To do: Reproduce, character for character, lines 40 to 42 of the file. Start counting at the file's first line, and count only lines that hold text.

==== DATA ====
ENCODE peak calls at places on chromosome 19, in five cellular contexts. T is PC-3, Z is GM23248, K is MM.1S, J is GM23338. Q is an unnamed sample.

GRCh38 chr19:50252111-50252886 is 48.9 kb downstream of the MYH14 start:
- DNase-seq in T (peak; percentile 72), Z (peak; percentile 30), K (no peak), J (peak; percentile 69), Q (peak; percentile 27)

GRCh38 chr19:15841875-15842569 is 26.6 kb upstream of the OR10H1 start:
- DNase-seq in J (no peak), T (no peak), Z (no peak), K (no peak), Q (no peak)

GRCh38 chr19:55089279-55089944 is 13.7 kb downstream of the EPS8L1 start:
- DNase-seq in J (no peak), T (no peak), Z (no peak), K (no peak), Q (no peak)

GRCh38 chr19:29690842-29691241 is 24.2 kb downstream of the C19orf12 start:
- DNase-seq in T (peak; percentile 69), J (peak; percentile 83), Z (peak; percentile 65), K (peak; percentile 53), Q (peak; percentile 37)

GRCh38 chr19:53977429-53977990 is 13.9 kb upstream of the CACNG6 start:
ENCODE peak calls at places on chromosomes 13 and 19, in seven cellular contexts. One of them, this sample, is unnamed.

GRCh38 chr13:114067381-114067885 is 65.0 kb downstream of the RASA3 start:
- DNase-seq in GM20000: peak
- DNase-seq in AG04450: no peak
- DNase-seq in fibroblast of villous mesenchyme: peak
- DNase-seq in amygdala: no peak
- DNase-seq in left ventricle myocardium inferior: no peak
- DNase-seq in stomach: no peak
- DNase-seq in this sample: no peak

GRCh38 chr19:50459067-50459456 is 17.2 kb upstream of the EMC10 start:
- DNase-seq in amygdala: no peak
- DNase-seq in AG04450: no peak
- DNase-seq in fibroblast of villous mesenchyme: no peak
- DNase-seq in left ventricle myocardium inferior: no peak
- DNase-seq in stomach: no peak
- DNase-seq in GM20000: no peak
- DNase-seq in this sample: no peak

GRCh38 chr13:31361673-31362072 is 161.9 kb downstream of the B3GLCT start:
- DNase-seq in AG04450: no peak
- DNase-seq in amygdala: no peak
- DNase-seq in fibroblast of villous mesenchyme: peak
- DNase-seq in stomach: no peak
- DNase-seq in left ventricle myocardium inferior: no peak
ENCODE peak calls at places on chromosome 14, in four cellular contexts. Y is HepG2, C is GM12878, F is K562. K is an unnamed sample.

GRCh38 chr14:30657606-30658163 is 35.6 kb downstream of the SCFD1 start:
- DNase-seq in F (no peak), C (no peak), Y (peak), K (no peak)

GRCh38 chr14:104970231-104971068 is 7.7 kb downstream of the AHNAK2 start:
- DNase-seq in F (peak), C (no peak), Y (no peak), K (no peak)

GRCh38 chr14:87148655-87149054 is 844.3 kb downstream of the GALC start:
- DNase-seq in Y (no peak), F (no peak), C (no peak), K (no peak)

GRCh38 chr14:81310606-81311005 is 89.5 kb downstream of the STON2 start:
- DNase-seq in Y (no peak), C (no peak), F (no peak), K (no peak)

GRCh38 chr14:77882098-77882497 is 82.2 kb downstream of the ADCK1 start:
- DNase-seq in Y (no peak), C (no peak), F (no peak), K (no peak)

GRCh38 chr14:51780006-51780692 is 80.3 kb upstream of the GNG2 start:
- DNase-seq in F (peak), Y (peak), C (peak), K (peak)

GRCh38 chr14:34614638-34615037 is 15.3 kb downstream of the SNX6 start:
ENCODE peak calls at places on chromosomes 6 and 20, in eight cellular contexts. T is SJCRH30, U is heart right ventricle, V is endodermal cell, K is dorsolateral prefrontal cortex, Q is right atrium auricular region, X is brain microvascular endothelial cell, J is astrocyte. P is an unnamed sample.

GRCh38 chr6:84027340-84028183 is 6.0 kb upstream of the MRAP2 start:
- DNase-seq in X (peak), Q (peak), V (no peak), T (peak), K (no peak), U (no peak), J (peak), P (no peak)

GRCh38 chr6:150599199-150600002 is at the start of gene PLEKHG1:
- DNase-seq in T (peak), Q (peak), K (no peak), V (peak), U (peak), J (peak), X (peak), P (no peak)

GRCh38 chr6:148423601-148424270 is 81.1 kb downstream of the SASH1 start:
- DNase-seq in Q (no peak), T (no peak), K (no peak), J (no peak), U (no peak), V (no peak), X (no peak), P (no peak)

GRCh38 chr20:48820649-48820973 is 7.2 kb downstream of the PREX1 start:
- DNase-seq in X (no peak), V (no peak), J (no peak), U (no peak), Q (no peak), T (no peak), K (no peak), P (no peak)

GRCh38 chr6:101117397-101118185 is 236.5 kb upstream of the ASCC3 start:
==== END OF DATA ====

- DNase-seq in Y (no peak), F (no peak), C (no peak), K (no peak)

GRCh38 chr14:81310606-81311005 is 89.5 kb downstream of the STON2 start:
- DNase-seq in Y (no peak), C (no peak), F (no peak), K (no peak)